In the summer of 2021, after validating its plan, France received a first subsidy tranche of 5.1 billion euros out of the 40 billion requested in Brussels. Then, on March 4, 2022, she received a second payment of €7.4 billion after justifying the fulfillment of her 38 commitments for 2021. At the level of 27, as of January 2023, 94 of the 338 billion planned in grants have been disbursed, as have 45 of the 386 billion in loans.
Several states advocated including reforms that have already been implemented in the “goals and milestones”.
Behind these numbers, the ambition of the goals is variable. This was also discussed during the negotiations ahead of the launch of the recovery plan in summer 2020. According to a 250-page document summarizing these negotiations, published by Brussels in response to a request for access to Follow the Money’s administrative documents, several states such as France, Cyprus or Hungary spoke out in favor of including reforms already implemented in the “Objectives and Milestones”. For Paris, it was necessary to prevent states from delaying certain reforms just to make them targets of the plan.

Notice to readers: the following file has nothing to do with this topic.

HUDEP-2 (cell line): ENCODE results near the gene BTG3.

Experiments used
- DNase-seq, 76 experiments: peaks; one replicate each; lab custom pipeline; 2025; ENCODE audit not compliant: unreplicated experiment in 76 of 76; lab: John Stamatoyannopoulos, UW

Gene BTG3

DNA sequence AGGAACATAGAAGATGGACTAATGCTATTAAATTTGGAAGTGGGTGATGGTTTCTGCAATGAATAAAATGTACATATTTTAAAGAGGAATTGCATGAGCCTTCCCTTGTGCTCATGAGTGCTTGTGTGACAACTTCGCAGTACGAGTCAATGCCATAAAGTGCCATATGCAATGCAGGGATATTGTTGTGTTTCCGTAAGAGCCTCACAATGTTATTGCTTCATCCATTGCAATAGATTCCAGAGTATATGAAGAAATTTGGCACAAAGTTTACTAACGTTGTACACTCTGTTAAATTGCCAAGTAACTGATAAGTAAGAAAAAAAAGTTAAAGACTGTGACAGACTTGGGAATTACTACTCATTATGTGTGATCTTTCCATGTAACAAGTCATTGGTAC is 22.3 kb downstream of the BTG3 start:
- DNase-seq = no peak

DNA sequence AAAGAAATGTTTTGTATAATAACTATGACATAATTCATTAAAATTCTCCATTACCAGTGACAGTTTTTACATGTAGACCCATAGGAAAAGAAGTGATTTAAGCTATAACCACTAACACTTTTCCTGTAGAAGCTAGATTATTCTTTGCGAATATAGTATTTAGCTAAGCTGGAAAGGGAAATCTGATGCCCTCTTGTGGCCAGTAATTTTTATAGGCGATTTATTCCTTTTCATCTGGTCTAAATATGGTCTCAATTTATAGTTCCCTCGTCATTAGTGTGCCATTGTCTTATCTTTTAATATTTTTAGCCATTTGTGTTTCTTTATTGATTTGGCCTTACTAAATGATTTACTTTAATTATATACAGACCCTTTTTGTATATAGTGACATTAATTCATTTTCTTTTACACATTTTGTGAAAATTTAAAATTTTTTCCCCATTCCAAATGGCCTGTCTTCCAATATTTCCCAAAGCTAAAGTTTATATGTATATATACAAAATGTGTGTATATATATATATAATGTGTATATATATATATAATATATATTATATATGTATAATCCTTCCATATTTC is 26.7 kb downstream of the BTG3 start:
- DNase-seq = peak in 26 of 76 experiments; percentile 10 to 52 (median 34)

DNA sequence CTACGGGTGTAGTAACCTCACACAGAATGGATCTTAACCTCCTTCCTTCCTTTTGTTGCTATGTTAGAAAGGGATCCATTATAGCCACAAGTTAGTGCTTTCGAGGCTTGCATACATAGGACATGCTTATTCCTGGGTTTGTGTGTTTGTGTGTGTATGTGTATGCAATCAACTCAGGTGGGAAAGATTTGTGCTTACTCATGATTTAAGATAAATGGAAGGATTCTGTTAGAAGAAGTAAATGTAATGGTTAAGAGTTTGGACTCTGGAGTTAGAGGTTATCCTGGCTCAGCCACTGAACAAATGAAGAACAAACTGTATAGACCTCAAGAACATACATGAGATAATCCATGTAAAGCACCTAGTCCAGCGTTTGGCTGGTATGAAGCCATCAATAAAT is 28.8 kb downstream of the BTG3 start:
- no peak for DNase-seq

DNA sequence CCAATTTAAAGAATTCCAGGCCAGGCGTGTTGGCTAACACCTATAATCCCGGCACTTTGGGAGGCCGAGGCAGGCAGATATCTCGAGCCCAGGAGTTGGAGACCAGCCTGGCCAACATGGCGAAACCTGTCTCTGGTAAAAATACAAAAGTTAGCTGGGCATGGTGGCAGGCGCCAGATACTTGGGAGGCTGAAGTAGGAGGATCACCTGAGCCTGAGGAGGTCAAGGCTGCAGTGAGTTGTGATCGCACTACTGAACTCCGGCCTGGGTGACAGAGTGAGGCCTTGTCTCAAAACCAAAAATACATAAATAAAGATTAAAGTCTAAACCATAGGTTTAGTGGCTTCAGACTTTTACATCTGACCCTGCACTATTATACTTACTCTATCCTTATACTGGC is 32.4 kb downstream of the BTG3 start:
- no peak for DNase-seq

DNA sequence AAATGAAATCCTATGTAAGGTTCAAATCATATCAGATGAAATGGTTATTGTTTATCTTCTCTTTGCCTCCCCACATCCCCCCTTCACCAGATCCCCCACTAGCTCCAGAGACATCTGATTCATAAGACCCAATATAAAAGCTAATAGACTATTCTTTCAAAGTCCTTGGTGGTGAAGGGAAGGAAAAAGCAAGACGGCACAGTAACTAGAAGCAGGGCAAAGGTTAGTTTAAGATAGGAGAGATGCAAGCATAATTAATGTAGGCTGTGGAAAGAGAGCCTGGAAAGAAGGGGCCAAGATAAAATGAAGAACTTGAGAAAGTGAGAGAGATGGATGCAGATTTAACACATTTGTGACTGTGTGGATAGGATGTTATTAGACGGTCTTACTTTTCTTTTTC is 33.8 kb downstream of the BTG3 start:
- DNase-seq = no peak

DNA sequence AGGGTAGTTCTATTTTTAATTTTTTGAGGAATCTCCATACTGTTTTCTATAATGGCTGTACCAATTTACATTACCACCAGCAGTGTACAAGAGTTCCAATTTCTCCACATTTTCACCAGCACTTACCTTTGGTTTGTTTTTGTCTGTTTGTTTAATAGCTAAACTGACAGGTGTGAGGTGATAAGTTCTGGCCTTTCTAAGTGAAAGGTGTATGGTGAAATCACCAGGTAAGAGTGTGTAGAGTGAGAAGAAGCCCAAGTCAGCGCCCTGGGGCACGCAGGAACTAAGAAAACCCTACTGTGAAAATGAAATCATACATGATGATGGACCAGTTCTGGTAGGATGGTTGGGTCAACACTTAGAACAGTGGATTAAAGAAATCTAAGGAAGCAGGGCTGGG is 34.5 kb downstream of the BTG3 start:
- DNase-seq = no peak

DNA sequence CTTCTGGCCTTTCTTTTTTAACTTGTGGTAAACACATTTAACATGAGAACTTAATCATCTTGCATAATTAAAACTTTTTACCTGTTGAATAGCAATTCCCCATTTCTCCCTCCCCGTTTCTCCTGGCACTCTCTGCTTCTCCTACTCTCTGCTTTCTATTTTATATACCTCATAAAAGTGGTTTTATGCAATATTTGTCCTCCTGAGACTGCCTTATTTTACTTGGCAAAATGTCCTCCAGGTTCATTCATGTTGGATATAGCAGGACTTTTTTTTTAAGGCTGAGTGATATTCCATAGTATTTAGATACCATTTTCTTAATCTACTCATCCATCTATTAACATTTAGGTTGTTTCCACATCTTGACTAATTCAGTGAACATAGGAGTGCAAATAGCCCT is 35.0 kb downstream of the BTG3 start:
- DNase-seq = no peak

For this reason, the reforms already implemented are included in the commitments of the recovery plan presented by France in April 2021. For example, the new method for calculating personal housing allowance (APL) appears there, while it was introduced for the previous January 1st.
At least seven Member States have already implemented “commitments” in their plans. For example, they represented 23 of the first 37 goals of the German plan and half (13 out of 26) of the first commitments of the Dutch plan.
Another big trick: include in the national plans transpositions of European directives into national law or objectives linked to these European commitments which, in principle, should have been adopted anyway. According to our count, this did not prevent at least eight countries (Bulgaria, Croatia, Cyprus, Italy, Lithuania, Romania, Slovakia and Spain) from using it. Rome has therefore included an air pollution control program in its plan until the end of 2021. However, this was already imposed on him by a European directive from 2016, which Italy should have complied with from April 2019.
Take action or compromise?
Other objectives, on the other hand, prove to be much more difficult. The federal government has therefore planned to invest 712 million euros in its plan to support research into vaccines against Covid-19. The goal was to have two vaccine candidates backed by these funds approved by the European Medicines Agency by no later than the third quarter of 2021. BioNTech had already approved one of its own at the time, but German rival CureVac hoped to propose a second. Except that the company ended its vaccine project at the end of 2021. A snub for CureVac, but also for Berlin: Since this goal is not achieved, the European Commission is entitled to cut the funds granted to Germany.